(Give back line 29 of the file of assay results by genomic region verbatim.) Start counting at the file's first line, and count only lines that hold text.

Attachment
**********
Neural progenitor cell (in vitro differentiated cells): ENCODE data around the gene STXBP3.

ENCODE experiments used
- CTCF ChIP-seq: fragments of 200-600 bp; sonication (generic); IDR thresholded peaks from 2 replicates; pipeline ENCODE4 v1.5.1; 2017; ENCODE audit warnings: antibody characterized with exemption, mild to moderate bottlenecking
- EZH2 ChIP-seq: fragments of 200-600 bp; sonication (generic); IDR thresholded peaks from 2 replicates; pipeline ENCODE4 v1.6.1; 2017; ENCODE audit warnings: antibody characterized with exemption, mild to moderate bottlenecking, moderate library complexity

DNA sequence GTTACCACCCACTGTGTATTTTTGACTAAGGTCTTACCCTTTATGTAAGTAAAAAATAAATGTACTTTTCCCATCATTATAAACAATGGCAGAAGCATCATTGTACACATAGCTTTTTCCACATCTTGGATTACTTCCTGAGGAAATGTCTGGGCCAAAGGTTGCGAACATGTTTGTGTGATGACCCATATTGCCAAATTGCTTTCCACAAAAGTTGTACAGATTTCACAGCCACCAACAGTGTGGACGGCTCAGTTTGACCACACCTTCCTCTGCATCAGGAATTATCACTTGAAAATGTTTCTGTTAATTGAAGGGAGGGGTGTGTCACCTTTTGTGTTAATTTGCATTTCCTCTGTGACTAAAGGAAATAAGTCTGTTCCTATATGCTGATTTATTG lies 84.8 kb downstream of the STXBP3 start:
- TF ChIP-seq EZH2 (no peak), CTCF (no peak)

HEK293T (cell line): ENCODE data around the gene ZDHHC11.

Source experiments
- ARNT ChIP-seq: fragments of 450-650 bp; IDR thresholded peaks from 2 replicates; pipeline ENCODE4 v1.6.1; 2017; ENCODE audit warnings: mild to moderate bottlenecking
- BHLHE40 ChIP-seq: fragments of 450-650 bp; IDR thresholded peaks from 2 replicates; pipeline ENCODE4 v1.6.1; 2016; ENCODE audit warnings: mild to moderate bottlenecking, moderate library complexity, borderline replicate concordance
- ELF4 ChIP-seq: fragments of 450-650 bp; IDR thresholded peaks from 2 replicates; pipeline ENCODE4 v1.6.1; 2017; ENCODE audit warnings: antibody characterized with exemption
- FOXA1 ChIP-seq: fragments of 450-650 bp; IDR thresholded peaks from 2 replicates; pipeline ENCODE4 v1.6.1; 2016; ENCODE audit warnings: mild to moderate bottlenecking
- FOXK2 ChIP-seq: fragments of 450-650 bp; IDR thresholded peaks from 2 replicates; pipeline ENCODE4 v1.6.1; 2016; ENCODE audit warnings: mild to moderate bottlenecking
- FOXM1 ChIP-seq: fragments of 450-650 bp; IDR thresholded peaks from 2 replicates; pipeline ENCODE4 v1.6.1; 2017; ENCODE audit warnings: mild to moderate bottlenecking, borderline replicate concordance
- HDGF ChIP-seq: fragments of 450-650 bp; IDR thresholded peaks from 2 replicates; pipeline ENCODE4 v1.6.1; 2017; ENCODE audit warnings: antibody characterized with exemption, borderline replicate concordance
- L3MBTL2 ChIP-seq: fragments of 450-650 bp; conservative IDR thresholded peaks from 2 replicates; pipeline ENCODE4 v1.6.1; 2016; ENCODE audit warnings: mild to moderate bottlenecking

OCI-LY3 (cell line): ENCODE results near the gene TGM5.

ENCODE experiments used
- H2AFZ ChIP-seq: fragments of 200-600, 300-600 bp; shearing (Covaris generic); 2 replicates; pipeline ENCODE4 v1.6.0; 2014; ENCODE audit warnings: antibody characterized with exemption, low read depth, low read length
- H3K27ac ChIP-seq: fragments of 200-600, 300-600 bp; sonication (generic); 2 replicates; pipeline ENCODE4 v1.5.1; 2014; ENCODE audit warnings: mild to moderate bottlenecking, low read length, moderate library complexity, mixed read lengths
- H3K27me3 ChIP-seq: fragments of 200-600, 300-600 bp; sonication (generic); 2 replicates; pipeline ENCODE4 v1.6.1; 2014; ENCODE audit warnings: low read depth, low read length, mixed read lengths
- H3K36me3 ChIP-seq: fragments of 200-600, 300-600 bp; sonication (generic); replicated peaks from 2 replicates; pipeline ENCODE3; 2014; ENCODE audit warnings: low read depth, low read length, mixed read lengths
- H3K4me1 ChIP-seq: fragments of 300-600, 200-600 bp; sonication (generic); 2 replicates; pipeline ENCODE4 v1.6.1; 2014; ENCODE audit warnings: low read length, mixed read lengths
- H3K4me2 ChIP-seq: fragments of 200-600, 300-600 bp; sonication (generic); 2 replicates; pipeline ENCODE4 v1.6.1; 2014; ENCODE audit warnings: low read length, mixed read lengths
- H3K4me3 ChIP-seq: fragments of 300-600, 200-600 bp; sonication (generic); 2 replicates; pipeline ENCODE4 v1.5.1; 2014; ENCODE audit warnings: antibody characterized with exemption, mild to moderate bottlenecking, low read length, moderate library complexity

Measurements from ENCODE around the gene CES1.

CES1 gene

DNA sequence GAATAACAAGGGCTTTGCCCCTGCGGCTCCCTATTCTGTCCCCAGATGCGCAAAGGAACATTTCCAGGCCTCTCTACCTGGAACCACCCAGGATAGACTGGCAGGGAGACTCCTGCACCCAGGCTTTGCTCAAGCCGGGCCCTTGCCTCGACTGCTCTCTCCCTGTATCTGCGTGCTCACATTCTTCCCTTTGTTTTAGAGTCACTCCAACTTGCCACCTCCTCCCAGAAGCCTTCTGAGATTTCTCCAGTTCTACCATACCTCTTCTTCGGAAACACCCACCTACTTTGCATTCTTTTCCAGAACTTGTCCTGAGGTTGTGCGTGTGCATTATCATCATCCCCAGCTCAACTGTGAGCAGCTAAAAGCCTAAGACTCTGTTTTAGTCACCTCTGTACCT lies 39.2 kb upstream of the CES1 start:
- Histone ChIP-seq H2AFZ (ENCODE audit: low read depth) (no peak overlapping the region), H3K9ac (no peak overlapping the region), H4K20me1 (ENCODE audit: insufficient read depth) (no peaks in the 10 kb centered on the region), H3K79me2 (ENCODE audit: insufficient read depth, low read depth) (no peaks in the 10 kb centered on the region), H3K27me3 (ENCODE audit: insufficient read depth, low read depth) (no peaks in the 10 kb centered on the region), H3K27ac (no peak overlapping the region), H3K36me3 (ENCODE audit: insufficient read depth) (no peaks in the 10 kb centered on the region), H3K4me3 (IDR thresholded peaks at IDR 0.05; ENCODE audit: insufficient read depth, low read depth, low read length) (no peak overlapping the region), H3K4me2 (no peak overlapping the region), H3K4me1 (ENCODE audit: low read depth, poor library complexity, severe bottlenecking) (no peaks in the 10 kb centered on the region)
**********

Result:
- Histone ChIP-seq H2AFZ (ENCODE audit: low read depth) (no peak overlapping the region), H3K9ac (no peak overlapping the region), H4K20me1 (ENCODE audit: insufficient read depth) (no peaks in the 10 kb centered on the region), H3K79me2 (ENCODE audit: insufficient read depth, low read depth) (no peaks in the 10 kb centered on the region), H3K27me3 (ENCODE audit: insufficient read depth, low read depth) (no peaks in the 10 kb centered on the region), H3K27ac (no peak overlapping the region), H3K36me3 (ENCODE audit: insufficient read depth) (no peaks in the 10 kb centered on the region), H3K4me3 (IDR thresholded peaks at IDR 0.05; ENCODE audit: insufficient read depth, low read depth, low read length) (no peak overlapping the region), H3K4me2 (no peak overlapping the region), H3K4me1 (ENCODE audit: low read depth, poor library complexity, severe bottlenecking) (no peaks in the 10 kb centered on the region)